- Traffic Sources
- Google Analytics
- Day, Week and Monthly Reports
The Shopify Standard and Advanced packages also include advanced reporting, with the Advanced package including a custom report builder for more detailed analytics.
Shopify App Store
As you can see, Shopify comes with a good selection of features as standard but it doesn’t stop there!
This is because Shopify has created its very own app store and what makes this different from many other hosted platforms is that they have allowed third-party developers to create and sell apps through their app store and this has created a huge selection, over 3,000 the last time we checked!
These apps cover a huge number of categories from product sourcing to marketing and order management. This means that if you need a specific feature for your Shopify store, then there is probably an app out there to help.
A popular selection of the Shopify apps are the ones that offer Dropshipping Integration with popular companies such as Ordoro, Inventory Source, and eCommHub.
Unfortunately, not all of these apps are free to use. Many offer a free trial or a free package that limits the amount of features/resources you get and the pricing does vary depending on the app. These costs can be a monthly payment plan or a single payment, depending on the app.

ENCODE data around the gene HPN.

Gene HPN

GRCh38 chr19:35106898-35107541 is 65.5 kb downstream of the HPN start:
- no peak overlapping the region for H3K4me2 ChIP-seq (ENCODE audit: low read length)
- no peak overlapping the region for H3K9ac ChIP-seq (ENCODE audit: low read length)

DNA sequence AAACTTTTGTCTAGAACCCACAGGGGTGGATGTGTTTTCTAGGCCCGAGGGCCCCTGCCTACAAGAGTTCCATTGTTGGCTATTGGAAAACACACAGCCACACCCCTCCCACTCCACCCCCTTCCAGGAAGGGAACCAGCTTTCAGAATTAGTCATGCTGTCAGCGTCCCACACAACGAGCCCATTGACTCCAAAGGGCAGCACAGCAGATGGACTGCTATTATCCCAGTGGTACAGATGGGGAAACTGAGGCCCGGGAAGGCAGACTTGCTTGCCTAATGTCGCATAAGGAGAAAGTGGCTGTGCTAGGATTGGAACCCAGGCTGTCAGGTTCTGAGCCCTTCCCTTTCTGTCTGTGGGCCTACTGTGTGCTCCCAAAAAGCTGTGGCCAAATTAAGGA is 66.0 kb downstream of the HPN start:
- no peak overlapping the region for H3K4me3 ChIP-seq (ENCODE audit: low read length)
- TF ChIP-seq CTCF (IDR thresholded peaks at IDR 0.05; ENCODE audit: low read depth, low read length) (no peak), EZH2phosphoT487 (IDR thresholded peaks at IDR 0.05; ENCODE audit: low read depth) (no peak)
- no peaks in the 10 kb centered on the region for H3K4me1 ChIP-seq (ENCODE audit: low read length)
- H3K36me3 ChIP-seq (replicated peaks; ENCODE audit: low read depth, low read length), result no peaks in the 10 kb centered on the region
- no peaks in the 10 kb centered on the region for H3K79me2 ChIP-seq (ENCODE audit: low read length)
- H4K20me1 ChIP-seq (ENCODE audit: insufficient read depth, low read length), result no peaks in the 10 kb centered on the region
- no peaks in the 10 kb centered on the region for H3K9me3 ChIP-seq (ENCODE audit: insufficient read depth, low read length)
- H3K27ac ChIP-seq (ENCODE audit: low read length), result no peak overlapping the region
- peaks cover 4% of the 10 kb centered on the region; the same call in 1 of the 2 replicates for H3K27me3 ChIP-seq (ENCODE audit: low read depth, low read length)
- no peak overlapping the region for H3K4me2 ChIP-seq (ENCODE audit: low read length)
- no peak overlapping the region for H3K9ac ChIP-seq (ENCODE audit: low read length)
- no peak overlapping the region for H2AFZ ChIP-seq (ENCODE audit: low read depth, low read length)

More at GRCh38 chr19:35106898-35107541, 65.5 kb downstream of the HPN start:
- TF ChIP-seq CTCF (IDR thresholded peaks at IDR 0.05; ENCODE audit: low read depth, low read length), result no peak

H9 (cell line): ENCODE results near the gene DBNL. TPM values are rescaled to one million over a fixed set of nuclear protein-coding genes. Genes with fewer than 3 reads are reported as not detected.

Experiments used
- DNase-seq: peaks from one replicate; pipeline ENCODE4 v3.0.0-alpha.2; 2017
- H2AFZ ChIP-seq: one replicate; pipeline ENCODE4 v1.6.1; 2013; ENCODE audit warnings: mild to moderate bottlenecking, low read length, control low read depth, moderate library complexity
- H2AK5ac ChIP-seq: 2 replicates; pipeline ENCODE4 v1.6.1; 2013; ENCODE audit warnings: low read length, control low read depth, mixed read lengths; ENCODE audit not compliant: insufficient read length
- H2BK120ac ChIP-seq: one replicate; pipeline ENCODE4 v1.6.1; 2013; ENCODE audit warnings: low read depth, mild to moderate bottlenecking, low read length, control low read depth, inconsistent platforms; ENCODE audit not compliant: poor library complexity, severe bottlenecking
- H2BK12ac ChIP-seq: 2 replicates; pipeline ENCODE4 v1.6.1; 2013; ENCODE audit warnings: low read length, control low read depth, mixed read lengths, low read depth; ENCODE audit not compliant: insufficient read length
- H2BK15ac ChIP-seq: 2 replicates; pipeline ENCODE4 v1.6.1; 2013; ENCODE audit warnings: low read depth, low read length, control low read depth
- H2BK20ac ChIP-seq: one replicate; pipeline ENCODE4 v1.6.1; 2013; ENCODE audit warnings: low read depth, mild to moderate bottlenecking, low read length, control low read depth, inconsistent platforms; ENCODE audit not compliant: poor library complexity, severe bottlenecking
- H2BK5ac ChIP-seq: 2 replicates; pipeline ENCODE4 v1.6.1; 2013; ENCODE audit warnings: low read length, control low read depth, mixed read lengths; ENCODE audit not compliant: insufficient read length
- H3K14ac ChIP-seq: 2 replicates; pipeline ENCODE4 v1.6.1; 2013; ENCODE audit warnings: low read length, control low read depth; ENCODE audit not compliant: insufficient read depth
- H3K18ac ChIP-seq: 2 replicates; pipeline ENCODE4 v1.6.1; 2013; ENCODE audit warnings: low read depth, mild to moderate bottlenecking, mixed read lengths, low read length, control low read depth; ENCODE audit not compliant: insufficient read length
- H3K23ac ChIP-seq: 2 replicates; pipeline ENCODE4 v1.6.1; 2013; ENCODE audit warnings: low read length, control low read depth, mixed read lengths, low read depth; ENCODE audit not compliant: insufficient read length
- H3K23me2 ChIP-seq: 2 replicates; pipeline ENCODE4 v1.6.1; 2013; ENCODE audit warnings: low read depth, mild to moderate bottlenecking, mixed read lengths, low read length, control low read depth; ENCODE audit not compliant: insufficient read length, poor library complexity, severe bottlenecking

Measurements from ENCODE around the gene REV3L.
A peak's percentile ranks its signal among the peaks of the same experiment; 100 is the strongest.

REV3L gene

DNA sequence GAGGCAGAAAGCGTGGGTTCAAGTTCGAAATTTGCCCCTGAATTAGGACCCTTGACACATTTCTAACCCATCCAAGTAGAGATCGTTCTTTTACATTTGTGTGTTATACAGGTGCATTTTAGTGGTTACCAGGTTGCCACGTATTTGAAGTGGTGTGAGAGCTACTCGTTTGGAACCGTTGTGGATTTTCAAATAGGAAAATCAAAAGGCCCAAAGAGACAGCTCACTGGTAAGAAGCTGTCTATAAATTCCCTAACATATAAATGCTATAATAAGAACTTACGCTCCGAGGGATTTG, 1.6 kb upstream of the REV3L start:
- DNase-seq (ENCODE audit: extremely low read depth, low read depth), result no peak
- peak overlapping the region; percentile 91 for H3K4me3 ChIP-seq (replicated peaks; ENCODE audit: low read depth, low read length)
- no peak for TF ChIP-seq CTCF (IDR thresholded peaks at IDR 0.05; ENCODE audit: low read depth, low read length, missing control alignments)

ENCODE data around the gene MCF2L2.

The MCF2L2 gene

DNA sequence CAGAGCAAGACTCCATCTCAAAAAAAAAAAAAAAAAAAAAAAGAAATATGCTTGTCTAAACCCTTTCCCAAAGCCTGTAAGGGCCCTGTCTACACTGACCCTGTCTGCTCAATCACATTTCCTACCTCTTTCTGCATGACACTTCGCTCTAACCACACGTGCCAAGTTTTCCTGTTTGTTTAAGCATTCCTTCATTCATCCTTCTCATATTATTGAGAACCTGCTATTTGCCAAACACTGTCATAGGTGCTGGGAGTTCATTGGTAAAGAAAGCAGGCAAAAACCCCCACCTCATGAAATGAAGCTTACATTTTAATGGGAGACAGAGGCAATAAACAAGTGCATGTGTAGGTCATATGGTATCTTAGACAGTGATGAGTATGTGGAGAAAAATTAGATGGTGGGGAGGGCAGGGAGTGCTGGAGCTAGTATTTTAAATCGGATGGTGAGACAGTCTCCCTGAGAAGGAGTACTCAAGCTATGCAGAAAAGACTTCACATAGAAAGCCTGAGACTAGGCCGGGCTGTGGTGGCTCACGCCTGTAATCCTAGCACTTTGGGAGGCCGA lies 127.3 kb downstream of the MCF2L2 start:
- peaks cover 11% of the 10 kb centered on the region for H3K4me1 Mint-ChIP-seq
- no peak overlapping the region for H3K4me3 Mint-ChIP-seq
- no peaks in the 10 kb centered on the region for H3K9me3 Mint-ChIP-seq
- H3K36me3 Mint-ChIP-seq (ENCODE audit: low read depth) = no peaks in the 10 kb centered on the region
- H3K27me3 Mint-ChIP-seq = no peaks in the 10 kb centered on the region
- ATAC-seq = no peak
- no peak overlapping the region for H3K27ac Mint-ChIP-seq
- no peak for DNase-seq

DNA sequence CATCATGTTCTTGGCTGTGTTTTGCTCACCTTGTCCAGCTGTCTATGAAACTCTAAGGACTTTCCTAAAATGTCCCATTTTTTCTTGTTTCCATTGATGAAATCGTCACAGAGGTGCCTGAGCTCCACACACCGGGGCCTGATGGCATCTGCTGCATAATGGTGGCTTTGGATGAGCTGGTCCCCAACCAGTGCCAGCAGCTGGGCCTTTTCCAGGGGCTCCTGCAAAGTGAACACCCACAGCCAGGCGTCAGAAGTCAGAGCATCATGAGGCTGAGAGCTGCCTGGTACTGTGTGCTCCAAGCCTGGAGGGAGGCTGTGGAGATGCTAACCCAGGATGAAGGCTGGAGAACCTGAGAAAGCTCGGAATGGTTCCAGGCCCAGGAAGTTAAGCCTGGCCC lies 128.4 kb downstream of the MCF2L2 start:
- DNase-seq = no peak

Shopify Theme Selection & Customization
Towards the end of 2021, Shopify launched their new OS 2.0 for themes and customization, with the aim of offering users much more in terms of customization for their Shopify stores and it is most definitely an improvement!
Now Shopify wasn’t a slouch in this area and the old system was better than a lot of other platforms but the new OS 2.0 has taken this to another level.
With the new OS 2.0 comes a selection of new themes and currently there are 9 free themes and over 80 paid themes ranging from $150 – $350.
There are also themes available outside of Shopify’s own theme store either directly from developers or from marketplaces such as Themeforest, which has over 1,500 to choose from.
As mentioned above, OS 2.0 also comes with a new, full-site customizer and this allows users to create custom:
- Home Page
- Info Page
- Product Page
- Collection Page
This makes it much easier for users to create a truly custom website and changes can be applied to the default pages or you can create custom templates that are only applicable to certain pages. This is a big improvement over the old system, which was limited to just the homepage.